# how do you calculate the sum of all the terms of succession?

#### short answers for big questions

The German mathematician Carl Friedrich Gauss is said, when he was still a very young student, to have surprised his teacher when he suggested his students to calculate the value resulting from the sum of the whole numbers from 1 to 100. After a while, Gauss would have answered, after using the sum strategy, 100 + 1, 99 + 2, 98 + 3, 97 + 4 and so on. He managed to obtain 100 times the sum 101. It means that if you add the numbers from 1 to 100 twice, you will obtain the result 10100. Thus, the answer to the question suggested by the professor is 5050 (the half of 10100).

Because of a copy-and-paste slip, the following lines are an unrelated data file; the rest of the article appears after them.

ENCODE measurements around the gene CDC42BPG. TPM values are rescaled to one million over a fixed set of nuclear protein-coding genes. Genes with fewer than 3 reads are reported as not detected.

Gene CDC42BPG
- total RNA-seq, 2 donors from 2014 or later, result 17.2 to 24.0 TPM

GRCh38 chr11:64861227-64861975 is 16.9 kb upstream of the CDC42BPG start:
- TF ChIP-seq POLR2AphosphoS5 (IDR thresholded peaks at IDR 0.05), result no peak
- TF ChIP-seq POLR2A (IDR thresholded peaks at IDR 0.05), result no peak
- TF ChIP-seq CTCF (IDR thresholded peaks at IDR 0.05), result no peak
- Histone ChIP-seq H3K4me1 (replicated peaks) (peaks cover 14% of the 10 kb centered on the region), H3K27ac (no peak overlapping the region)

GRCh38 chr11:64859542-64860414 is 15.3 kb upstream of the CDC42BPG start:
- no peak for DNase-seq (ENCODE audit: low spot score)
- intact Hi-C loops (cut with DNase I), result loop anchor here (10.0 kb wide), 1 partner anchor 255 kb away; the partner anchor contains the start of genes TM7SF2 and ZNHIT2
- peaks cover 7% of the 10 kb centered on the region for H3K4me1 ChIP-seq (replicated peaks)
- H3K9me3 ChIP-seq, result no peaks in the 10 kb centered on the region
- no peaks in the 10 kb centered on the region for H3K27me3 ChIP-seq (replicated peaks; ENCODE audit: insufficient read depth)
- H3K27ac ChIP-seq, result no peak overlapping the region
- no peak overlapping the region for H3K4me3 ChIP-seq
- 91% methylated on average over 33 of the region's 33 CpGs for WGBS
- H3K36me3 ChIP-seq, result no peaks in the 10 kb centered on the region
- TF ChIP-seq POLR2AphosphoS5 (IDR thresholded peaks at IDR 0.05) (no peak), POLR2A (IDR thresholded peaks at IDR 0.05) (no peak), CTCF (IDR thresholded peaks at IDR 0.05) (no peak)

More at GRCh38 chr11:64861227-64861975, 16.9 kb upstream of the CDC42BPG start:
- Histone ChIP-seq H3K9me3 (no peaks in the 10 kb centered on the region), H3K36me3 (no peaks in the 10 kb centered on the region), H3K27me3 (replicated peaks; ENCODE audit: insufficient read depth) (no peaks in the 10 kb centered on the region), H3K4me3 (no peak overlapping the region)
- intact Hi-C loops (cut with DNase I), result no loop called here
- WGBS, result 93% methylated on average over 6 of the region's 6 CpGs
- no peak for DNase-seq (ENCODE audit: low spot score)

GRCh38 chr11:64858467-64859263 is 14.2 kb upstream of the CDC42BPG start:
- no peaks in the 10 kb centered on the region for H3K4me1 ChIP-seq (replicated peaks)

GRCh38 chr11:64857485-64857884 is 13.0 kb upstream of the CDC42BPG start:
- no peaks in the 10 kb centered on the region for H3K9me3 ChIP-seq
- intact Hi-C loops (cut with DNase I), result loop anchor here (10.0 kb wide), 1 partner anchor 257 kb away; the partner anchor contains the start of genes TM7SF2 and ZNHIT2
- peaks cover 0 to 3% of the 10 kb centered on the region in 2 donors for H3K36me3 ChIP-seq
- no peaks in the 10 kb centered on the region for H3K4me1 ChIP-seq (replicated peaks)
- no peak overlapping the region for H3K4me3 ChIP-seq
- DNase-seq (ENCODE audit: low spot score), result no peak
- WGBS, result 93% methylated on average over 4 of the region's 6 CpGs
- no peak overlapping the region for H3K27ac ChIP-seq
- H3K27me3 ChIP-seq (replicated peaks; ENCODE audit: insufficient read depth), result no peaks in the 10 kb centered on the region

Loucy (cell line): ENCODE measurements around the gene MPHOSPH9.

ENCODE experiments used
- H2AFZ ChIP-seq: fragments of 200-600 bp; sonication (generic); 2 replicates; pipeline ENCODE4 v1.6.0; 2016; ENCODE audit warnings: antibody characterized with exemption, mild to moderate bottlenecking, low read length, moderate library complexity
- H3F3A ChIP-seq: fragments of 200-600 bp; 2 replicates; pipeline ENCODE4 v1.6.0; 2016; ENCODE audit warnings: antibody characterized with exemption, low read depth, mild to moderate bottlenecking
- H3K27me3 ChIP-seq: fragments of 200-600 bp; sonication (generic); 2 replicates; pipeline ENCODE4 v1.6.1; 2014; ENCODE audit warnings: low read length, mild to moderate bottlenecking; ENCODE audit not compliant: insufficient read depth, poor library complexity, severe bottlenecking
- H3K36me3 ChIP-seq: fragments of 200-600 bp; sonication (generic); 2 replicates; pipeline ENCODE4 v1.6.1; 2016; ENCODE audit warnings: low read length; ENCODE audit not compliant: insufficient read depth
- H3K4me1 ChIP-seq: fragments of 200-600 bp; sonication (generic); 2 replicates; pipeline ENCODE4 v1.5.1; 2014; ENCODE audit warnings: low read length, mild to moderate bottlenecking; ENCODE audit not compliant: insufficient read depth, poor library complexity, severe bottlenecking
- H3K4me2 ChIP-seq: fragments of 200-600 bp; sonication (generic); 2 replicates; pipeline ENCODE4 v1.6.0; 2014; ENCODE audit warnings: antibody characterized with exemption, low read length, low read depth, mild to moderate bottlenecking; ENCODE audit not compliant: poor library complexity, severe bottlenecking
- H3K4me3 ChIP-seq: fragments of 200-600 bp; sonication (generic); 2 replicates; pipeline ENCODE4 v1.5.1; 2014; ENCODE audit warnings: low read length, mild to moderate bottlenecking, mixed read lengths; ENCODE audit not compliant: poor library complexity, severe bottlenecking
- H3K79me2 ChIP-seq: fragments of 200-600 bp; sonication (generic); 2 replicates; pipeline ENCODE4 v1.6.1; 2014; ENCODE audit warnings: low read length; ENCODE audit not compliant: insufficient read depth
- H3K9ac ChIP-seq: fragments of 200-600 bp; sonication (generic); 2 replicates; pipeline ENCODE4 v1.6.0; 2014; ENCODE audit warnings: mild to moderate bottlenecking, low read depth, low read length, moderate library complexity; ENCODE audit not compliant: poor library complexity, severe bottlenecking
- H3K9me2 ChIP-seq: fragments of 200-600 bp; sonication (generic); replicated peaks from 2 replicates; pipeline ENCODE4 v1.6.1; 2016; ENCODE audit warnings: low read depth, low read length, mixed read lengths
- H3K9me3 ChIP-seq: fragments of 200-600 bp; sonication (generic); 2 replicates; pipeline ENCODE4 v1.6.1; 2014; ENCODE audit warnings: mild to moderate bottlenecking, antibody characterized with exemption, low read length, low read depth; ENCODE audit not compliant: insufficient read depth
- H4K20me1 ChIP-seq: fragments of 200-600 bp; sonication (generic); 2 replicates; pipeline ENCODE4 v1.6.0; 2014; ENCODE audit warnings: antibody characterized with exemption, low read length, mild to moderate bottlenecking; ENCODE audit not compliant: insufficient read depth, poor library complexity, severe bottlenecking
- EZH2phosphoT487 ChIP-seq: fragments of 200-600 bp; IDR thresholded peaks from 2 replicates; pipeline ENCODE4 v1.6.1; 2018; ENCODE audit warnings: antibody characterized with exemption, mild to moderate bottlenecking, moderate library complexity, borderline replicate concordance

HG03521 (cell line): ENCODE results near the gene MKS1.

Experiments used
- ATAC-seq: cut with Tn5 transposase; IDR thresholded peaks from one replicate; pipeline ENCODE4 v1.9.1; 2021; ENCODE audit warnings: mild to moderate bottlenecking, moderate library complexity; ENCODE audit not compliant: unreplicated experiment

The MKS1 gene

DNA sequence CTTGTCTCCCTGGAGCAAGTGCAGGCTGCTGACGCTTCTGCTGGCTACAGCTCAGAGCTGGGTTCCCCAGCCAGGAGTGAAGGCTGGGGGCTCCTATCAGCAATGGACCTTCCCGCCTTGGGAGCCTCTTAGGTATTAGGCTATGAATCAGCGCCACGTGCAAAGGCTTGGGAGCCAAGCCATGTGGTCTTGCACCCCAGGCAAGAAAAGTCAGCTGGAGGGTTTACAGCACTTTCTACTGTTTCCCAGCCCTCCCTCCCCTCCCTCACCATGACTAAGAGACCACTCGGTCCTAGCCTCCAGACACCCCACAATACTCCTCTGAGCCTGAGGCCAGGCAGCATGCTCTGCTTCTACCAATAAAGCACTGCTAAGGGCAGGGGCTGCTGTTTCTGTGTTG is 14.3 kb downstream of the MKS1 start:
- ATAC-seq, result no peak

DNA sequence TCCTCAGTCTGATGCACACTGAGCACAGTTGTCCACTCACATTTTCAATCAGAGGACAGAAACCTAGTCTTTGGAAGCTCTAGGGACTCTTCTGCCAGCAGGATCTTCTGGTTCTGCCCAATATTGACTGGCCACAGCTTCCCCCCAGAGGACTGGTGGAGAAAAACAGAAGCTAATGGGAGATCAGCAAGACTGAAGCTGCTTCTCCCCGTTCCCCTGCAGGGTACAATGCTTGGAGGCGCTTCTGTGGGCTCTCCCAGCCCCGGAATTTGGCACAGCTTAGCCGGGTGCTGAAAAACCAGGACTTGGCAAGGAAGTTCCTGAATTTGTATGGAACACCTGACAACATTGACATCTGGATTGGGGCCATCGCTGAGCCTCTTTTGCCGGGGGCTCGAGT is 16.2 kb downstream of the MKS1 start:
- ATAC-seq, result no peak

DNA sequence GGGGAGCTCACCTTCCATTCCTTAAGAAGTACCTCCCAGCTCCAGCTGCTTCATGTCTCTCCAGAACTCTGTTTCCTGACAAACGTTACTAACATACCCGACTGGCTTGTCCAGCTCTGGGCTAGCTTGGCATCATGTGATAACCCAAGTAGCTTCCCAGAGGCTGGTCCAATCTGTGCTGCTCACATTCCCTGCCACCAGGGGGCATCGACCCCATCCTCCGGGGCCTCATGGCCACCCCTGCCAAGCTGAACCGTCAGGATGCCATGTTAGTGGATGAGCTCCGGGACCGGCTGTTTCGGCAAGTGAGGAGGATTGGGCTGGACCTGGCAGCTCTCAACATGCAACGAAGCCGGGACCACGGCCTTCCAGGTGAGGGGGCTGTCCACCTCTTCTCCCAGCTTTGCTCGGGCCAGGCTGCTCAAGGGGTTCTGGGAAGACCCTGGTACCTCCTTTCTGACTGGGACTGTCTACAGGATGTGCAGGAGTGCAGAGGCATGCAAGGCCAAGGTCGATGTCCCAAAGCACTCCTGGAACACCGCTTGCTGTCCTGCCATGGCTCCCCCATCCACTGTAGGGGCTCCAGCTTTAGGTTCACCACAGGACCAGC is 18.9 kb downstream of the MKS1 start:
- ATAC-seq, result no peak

## Is there a formula for that?

Of course, there is a formula and that’s what I want to hit by telling you the story about Gauss. The strategy he used stresses that in an arithmetic progression the sum of the equidistant terms is always the same. Thus, to get the sum of all the terms, it is enough to sum the first term with the last one, then you multiply that value by the number of terms that you want to sum and finally, you divide it by 2. Here it is the formula according to which n represents the number of terms of the arithmetic progression that we want to sum.

Sn=U1+Un2×nSn=U1+Un2×n